4
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This is a solution to a community puzzle from CodinGame. Input for the program:

1st line: Two integers, height and width of the grid.

Next lines: The given slider puzzle grid consisting of numbers from 1 to n and a dot representing an empty space.

Example:

2 2

2 3

1 .

Goal: Order the numbers from 1 at the top left corner to n, with the empty space (dot) at the bottom right corner. The program needs to output the length of the shortest solution. It is given that such solution will always be less than 11 moves away.

Example:

1 2

3 .

The solution itself and it's efficiency is not really important. What I need is comments on my style, best practices and design, as I'm transitioning from C++ to C#.

The code:

using System;
using System.Collections.Generic;
using System.Linq;
using System.Text;
using System.Threading.Tasks;

// In the given problem, the solution is always 10 or less moves away! Current solution only works for such cases

namespace SliderSolver
{
    class Program
    {
        static void Main(string[] args)
        {
            string[] inputs = Console.ReadLine().Split(' ');
            int height = int.Parse(inputs[0]);
            int width = int.Parse(inputs[1]);

            SliderState initial = new SliderState();
            for (int i = 0; i < height; ++i)
            {
                initial.Grid.Add(Console.ReadLine().Split(' ').Select(x => x[0]).ToList());
            }

            // Target is the grid filled with numbers from 1 to n - 1, with the free spot being at the bottom right corner
            SliderState target = new SliderState(initial.Grid);
            char num = '1';
            for (int i = 0; i < target.Grid.Count; ++i)
            {
                for (int j = 0; j < target.Grid[0].Count; ++j)
                {
                    target.Grid[i][j] = num++;
                }
            }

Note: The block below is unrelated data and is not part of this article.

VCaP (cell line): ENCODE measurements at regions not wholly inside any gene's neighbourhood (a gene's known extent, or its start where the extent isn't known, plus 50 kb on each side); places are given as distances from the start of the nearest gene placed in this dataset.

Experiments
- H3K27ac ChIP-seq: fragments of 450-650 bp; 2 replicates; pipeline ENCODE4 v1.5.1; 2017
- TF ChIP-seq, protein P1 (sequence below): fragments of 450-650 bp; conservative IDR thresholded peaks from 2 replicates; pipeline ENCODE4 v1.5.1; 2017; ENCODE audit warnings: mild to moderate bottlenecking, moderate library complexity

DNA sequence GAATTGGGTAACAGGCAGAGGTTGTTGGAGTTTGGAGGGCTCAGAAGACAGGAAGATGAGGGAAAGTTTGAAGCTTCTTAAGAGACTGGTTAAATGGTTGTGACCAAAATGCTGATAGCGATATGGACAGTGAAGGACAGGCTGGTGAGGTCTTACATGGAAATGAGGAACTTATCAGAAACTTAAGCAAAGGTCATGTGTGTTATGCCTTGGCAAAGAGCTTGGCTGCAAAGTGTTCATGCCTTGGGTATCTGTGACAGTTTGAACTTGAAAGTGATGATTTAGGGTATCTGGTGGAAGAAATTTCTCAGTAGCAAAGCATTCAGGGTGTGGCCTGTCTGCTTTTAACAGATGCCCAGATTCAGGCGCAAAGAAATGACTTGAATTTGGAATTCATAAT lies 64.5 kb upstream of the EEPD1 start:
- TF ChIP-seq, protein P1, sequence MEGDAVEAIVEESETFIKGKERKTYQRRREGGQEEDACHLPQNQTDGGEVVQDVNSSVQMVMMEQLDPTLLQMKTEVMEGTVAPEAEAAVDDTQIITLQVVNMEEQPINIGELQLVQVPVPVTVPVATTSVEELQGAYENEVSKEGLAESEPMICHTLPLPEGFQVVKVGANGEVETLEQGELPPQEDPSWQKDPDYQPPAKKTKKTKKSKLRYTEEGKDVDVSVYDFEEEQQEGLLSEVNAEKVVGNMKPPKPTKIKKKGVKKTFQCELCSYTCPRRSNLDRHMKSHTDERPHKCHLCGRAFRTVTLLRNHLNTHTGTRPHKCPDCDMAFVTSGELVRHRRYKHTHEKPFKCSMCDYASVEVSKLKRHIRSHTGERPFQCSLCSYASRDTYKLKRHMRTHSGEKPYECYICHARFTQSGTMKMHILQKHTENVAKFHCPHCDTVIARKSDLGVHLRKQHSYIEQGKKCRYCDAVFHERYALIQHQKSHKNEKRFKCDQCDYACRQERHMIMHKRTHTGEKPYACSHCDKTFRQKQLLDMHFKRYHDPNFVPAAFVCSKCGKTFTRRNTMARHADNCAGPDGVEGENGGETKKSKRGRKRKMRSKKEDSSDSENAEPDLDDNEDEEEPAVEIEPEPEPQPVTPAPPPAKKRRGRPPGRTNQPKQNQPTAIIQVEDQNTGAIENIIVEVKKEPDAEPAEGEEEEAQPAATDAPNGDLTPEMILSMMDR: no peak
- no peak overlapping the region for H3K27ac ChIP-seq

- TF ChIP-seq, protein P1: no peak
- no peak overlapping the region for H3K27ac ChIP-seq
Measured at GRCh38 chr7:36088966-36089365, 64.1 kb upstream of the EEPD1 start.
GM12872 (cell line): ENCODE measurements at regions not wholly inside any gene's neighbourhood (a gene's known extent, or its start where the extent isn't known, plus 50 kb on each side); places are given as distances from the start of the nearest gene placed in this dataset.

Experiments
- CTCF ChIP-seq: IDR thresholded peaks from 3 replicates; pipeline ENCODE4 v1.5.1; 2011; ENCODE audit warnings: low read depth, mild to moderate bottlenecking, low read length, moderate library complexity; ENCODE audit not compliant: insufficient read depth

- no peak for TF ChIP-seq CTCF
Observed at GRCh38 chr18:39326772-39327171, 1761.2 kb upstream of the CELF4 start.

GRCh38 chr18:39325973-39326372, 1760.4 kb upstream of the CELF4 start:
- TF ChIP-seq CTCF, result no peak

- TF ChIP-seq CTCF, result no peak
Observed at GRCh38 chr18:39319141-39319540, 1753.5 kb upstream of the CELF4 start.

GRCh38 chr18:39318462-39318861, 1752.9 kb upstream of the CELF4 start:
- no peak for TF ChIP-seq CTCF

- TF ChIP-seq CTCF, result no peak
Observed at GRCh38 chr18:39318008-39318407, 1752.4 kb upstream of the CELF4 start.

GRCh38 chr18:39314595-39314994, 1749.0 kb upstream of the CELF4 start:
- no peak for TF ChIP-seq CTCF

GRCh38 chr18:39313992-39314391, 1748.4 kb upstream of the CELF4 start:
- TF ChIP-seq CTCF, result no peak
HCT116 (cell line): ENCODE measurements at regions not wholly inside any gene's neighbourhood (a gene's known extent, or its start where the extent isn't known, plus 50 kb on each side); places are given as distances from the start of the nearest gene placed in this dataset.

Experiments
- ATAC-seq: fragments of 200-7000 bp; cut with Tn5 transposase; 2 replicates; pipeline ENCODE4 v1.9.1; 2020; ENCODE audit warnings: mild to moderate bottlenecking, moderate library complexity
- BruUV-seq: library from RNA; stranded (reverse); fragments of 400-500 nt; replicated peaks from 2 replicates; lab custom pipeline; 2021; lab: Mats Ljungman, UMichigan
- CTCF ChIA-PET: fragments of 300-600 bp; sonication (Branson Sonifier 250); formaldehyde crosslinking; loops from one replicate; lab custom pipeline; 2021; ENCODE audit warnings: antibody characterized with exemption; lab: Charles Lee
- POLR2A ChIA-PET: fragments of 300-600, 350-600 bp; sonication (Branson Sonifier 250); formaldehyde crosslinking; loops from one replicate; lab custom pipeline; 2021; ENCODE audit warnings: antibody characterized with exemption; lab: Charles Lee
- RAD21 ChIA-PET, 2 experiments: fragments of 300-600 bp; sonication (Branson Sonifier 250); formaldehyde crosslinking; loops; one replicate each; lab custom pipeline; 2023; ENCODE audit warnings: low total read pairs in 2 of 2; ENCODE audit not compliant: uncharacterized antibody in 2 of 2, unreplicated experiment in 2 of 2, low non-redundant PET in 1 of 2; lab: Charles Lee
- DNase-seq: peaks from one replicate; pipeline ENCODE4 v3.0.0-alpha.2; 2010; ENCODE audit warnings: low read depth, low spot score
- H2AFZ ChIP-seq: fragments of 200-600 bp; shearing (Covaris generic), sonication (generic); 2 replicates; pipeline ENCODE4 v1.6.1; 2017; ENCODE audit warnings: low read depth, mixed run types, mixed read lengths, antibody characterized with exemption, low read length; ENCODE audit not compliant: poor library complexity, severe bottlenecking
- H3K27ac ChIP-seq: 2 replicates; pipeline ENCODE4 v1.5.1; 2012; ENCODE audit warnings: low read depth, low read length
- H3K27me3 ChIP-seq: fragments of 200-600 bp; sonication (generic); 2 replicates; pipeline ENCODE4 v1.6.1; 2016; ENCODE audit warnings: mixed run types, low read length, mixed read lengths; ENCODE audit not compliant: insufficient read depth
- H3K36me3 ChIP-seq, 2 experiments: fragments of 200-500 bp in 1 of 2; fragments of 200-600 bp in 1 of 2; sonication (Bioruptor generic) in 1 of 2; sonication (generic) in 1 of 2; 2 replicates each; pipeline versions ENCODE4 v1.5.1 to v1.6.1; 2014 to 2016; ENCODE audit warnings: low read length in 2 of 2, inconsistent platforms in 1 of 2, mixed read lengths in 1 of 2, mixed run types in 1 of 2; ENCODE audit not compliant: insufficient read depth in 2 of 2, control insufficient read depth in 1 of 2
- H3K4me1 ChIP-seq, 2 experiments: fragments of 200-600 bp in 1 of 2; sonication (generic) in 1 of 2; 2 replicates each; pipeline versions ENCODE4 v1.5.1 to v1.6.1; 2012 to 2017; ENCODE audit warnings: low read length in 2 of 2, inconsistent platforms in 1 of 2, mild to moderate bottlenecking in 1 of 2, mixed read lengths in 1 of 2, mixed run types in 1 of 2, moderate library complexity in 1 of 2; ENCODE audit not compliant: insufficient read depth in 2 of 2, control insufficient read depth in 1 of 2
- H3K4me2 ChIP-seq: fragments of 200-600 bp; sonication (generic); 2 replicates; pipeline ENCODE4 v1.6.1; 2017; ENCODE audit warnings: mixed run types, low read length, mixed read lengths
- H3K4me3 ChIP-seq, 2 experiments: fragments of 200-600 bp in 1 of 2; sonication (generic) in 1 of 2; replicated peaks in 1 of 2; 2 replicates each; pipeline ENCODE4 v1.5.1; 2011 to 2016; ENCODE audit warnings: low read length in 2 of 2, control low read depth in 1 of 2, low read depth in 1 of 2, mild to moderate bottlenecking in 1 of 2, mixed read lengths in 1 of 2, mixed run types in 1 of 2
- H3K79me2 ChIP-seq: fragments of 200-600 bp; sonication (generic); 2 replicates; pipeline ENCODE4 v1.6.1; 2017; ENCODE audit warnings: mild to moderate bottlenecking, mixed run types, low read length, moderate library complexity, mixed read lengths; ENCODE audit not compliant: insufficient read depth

target.Grid[target.Grid.Count - 1][target.Grid[0].Count - 1] = '.';

            List<SliderState> endings = new List<SliderState>();
            FindSolutions(initial, target, 0, endings);

            Console.Error.WriteLine($"Solutions found: {endings.Count}");

            int minSolutionLength = 11; // Shortest solution is always shorter than 11
            foreach (SliderState state in endings)
            {
                int tLength = CalculateSolutionLength(initial, state);
                if (tLength < minSolutionLength)
                {
                    minSolutionLength = tLength;
                }
            }

            // Solution is the minimum number of moves needed to reach the target
            Console.WriteLine(minSolutionLength);

            // Console.ReadKey();
        }

        static void FindSolutions(SliderState current, SliderState target, int depth, List<SliderState> endings)    // Find all <=10 move solutions with a simple DFS
        {
            if (depth > 10 || current == null)
            {
                return;
            }
            if (current.Equals(target))
            {
                endings.Add(current);
                return;
            }

            FindSolutions(current.GetNext(SliderState.Directions.Up), target, depth + 1, endings);
            FindSolutions(current.GetNext(SliderState.Directions.Right), target, depth + 1, endings);
            FindSolutions(current.GetNext(SliderState.Directions.Down), target, depth + 1, endings);
            FindSolutions(current.GetNext(SliderState.Directions.Left), target, depth + 1, endings);
        }

        static int CalculateSolutionLength(SliderState initial, SliderState current)
        {
            int moveCount = 0;
            while (!current.Equals(initial))   // End is always reached from the initial state, so the loop will not be infinite
            {
                current = current.Previous;
                moveCount++;